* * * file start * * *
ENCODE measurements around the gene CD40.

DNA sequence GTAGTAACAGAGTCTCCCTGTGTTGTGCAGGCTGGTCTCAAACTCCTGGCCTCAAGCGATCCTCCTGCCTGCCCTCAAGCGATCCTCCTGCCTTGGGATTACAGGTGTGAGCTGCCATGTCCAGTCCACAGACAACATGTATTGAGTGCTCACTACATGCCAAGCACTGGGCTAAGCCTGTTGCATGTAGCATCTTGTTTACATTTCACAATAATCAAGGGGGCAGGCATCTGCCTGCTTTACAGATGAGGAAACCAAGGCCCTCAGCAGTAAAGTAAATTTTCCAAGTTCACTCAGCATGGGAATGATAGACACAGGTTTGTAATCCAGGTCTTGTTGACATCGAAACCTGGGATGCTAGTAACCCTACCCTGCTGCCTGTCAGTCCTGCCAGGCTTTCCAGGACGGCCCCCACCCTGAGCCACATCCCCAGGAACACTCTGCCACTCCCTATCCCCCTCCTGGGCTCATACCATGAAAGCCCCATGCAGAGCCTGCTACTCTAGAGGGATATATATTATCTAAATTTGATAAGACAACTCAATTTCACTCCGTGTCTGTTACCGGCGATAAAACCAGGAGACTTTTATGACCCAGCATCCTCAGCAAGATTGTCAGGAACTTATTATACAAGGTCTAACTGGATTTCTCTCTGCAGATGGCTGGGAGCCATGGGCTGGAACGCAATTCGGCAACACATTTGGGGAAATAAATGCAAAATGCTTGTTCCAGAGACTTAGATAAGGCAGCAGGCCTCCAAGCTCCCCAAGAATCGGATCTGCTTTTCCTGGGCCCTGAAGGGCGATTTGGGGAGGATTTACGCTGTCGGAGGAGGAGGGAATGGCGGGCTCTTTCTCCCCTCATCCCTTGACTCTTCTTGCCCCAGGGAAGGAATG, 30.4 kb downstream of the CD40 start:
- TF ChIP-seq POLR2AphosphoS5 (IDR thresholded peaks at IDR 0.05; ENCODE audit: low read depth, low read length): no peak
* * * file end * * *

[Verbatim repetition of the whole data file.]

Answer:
ENCODE measurements around the gene CD40.

DNA sequence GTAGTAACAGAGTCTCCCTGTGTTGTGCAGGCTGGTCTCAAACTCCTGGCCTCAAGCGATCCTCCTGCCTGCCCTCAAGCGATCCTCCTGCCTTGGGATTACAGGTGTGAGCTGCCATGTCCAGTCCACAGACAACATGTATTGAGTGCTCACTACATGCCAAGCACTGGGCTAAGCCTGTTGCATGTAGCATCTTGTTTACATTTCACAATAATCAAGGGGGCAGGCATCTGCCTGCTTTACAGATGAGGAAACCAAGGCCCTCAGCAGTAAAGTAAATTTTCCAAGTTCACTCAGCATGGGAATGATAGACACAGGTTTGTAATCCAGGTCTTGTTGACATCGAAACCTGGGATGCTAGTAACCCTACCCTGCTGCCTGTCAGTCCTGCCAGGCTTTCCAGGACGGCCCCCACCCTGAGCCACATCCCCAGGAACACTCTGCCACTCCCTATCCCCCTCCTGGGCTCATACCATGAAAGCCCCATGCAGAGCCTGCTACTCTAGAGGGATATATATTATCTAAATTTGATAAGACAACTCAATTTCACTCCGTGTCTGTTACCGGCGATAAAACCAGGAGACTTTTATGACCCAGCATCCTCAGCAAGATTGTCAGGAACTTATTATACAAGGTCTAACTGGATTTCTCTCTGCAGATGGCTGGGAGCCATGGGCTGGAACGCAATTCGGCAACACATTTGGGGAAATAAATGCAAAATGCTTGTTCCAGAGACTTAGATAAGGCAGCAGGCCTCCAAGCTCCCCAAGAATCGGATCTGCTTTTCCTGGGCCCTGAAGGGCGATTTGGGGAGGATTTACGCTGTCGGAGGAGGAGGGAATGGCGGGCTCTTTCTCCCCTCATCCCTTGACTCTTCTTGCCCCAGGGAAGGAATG, 30.4 kb downstream of the CD40 start:
- TF ChIP-seq POLR2AphosphoS5 (IDR thresholded peaks at IDR 0.05; ENCODE audit: low read depth, low read length): no peak